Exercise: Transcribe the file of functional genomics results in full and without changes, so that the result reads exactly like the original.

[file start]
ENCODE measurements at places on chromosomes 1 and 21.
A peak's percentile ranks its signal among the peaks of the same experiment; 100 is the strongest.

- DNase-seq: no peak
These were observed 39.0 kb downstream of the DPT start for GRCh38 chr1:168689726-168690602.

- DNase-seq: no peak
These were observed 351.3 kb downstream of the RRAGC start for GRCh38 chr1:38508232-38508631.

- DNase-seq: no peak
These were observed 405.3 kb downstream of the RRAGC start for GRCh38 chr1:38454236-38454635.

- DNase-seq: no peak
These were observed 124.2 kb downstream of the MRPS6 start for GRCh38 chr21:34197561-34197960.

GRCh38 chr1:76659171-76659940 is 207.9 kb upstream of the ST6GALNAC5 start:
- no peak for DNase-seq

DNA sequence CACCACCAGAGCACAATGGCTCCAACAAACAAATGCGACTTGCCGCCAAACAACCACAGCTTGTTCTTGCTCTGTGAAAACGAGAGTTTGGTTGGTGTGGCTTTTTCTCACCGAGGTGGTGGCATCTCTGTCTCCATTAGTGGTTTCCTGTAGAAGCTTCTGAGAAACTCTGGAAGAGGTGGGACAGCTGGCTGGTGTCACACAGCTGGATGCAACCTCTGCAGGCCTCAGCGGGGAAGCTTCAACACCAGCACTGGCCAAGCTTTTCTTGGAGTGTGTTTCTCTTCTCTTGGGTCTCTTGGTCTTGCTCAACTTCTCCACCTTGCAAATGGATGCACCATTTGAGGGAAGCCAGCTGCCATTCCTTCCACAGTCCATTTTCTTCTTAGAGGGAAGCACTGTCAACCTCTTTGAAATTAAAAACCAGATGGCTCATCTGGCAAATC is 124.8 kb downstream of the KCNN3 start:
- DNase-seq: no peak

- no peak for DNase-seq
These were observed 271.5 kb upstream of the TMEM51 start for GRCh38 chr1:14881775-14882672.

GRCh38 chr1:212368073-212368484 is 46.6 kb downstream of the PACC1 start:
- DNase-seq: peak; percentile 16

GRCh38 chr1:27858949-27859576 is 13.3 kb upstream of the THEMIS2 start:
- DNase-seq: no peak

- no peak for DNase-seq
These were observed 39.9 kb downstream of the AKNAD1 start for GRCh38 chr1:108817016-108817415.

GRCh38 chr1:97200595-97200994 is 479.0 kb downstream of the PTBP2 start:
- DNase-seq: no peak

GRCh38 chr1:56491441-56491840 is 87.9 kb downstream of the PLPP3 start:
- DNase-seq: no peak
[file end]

ENCODE measurements at places on chromosomes 1 and 21.
A peak's percentile ranks its signal among the peaks of the same experiment; 100 is the strongest.

- DNase-seq: no peak
These were observed 39.0 kb downstream of the DPT start for GRCh38 chr1:168689726-168690602.

- DNase-seq: no peak
These were observed 351.3 kb downstream of the RRAGC start for GRCh38 chr1:38508232-38508631.

- DNase-seq: no peak
These were observed 405.3 kb downstream of the RRAGC start for GRCh38 chr1:38454236-38454635.

- DNase-seq: no peak
These were observed 124.2 kb downstream of the MRPS6 start for GRCh38 chr21:34197561-34197960.

GRCh38 chr1:76659171-76659940 is 207.9 kb upstream of the ST6GALNAC5 start:
- no peak for DNase-seq

DNA sequence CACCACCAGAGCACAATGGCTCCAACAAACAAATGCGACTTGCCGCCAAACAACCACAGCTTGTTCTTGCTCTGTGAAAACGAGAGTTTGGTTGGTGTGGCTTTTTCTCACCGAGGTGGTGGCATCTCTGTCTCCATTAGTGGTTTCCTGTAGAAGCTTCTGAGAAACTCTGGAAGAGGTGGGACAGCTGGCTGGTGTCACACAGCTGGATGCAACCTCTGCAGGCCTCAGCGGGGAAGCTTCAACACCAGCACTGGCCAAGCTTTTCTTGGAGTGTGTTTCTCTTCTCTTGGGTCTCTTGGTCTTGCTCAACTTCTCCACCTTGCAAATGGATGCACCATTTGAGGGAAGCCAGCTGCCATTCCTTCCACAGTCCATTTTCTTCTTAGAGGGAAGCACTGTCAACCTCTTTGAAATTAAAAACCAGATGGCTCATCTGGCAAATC is 124.8 kb downstream of the KCNN3 start:
- DNase-seq: no peak

- no peak for DNase-seq
These were observed 271.5 kb upstream of the TMEM51 start for GRCh38 chr1:14881775-14882672.

GRCh38 chr1:212368073-212368484 is 46.6 kb downstream of the PACC1 start:
- DNase-seq: peak; percentile 16

GRCh38 chr1:27858949-27859576 is 13.3 kb upstream of the THEMIS2 start:
- DNase-seq: no peak

- no peak for DNase-seq
These were observed 39.9 kb downstream of the AKNAD1 start for GRCh38 chr1:108817016-108817415.

GRCh38 chr1:97200595-97200994 is 479.0 kb downstream of the PTBP2 start:
- DNase-seq: no peak

GRCh38 chr1:56491441-56491840 is 87.9 kb downstream of the PLPP3 start:
- DNase-seq: no peak